Moistness is the key to great babaganoush.
Everybody loves baba, and not only vegetarians, either. Considered either a salad or a bread dip, the dish originated in the Middle East, probably in Palestine, where eggplants grow wild.
But how does one judge babaganoush? It should not be pureed so completely that it loses all texture, and should be both lemony and nutty tasting at the same time, with the nuttiness produced by sesame tahini. It should also be smoky, too, with that flavor produced by the method of cooking the eggplant before making the baba. The purple vegetable should be roasted over a smoky fire, or, in a pinch, over the flame of a gas stove. Roasting it in the oven can produce a similar — though not as pungent — smoky flavor. Either way, the skin should be blackened and removed before the eggplant is used in the recipe.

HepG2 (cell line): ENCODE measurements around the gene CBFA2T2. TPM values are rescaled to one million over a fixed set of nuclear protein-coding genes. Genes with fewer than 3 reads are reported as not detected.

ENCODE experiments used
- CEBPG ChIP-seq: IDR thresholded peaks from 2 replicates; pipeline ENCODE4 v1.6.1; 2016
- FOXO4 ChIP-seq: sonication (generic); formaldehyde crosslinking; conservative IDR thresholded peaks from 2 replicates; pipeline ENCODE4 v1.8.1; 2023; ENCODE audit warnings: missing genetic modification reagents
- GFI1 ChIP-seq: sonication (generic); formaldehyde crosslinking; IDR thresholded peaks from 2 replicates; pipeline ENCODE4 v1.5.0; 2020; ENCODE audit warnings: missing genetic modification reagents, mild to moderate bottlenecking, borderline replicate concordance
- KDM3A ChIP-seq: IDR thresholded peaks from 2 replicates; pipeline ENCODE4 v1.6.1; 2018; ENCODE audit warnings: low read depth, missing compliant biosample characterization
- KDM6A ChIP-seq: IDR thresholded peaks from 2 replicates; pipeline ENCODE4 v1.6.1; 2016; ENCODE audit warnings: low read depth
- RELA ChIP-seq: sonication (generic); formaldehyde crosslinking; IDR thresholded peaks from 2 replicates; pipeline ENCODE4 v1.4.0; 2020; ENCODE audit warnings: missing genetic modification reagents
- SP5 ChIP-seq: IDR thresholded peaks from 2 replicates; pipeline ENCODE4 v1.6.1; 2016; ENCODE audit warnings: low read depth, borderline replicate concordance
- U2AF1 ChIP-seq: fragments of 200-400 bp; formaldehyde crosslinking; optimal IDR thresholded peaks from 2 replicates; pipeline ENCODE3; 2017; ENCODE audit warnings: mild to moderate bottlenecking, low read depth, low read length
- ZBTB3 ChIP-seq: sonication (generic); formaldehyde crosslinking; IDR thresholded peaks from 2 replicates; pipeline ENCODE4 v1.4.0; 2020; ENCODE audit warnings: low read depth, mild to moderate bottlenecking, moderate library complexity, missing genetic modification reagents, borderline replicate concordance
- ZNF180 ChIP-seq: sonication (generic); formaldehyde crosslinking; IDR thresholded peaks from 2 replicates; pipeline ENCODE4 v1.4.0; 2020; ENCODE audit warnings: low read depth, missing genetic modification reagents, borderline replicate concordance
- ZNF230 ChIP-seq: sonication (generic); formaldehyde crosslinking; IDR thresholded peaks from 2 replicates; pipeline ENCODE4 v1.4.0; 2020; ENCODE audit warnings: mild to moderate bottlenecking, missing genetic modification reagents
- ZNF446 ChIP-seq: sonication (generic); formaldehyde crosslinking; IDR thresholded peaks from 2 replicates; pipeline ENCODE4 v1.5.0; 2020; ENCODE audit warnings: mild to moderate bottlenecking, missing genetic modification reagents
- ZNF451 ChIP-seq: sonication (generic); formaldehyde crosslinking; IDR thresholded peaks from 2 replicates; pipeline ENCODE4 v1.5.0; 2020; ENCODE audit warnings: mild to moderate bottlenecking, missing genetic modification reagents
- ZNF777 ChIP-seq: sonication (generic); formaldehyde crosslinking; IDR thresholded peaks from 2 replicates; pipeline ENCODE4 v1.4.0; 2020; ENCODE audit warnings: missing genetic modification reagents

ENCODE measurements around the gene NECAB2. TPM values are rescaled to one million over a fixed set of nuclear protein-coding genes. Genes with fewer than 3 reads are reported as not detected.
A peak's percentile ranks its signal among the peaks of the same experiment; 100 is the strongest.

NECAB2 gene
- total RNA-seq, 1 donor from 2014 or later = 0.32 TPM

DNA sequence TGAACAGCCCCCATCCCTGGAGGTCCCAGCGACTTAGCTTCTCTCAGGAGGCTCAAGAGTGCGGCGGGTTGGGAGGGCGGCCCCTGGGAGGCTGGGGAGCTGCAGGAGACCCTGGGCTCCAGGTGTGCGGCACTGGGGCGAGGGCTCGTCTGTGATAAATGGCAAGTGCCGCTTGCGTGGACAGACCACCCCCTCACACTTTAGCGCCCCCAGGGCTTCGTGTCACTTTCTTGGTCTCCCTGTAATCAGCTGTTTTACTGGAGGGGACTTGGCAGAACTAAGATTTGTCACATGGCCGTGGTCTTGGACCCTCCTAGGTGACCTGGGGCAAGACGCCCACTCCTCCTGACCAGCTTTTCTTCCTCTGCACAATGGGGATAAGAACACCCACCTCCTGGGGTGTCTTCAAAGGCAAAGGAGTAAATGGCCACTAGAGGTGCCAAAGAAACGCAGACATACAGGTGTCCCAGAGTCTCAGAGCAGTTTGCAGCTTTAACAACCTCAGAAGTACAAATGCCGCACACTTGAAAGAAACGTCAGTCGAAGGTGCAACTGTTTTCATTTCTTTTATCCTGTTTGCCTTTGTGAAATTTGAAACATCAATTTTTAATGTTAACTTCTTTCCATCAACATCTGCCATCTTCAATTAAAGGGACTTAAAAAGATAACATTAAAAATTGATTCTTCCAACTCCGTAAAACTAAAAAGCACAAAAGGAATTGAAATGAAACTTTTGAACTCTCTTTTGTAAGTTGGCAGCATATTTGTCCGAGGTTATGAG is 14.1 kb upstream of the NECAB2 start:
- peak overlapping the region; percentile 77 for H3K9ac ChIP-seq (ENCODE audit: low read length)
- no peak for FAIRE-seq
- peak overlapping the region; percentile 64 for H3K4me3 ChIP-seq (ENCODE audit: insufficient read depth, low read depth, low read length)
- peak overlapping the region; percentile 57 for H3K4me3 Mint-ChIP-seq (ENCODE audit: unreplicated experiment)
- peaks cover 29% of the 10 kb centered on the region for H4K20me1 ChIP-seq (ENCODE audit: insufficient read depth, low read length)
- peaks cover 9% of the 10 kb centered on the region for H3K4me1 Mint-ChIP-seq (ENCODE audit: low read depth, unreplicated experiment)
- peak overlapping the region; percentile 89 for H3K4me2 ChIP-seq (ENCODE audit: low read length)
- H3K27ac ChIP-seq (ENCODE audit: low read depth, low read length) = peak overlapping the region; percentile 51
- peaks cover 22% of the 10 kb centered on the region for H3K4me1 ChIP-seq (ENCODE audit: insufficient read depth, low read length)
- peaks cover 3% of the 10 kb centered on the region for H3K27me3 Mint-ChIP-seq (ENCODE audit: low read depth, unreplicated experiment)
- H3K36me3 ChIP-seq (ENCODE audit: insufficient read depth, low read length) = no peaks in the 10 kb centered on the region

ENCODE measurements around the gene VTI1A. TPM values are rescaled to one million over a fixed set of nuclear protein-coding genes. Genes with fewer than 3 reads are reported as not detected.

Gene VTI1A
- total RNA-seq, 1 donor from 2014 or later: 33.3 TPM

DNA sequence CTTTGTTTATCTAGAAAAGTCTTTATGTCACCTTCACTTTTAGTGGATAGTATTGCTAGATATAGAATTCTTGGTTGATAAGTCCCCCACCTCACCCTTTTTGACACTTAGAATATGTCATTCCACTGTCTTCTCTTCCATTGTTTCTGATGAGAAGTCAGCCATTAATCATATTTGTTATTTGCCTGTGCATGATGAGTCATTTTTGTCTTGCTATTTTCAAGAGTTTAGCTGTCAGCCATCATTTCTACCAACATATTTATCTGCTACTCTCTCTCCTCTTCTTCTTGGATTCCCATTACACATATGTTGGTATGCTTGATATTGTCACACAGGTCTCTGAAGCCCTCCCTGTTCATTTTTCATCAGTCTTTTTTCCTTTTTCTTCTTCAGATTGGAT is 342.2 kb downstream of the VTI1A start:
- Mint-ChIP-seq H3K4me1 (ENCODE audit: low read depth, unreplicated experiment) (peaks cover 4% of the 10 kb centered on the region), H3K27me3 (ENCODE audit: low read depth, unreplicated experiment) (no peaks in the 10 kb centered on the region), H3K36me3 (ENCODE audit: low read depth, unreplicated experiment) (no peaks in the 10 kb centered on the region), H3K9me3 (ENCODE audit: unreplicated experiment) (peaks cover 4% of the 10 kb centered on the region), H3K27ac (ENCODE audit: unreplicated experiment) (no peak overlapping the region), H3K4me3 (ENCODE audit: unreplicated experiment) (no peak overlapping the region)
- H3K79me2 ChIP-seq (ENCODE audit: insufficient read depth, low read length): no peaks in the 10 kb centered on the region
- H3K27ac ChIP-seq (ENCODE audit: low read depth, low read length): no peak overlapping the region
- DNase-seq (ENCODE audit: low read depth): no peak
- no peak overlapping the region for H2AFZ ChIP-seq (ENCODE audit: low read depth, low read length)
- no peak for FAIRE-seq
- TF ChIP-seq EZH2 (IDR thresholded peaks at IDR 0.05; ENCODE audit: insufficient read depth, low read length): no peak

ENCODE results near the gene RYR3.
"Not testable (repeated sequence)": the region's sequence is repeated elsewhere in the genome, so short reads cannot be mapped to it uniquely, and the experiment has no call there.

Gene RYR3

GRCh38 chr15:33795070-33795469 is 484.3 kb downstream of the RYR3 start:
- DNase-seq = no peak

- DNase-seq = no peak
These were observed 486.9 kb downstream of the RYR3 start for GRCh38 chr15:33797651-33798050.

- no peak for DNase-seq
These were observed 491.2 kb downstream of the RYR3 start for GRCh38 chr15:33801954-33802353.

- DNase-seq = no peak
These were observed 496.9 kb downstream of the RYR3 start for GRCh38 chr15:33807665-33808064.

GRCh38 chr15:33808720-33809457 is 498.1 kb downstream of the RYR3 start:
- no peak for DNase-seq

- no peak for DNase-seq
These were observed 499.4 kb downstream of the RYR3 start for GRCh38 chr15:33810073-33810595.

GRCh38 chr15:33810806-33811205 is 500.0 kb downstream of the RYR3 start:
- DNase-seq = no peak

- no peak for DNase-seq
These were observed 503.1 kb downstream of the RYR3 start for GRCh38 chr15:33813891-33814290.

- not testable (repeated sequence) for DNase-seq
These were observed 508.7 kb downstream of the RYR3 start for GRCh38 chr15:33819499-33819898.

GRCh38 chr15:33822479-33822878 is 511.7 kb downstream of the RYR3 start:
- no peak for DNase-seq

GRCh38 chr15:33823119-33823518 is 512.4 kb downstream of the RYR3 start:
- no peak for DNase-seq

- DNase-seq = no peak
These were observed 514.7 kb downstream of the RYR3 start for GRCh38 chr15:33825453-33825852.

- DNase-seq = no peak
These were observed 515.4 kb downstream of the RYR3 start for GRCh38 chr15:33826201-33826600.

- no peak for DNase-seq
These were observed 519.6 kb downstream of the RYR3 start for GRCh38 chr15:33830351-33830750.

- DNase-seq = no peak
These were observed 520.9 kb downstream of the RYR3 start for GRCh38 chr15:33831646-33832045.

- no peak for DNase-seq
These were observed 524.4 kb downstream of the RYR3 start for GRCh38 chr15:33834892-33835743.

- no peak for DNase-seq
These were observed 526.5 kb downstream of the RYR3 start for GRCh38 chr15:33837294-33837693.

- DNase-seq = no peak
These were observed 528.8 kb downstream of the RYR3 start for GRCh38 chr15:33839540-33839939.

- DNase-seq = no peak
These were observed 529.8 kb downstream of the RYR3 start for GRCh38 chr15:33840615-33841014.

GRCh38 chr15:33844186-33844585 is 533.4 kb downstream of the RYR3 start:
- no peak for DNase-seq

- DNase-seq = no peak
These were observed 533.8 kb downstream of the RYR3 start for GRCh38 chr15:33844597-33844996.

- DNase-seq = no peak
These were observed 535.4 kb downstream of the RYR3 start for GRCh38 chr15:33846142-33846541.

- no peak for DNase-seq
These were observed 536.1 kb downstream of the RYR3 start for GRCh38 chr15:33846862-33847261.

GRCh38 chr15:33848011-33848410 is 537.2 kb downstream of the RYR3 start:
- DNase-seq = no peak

At Levantine restaurant Al Safa, the baba is some of the best in Brooklyn. It arrives with plenty of pitas for dipping, and comes laked in good olive oil, ramping up the lubrication index and improving the mouthfeel of the dip. The babaganoush there is so good, you may want to make it the focus of your meal.
8002 Fifth Avenue
Bay Ridge, Brooklyn
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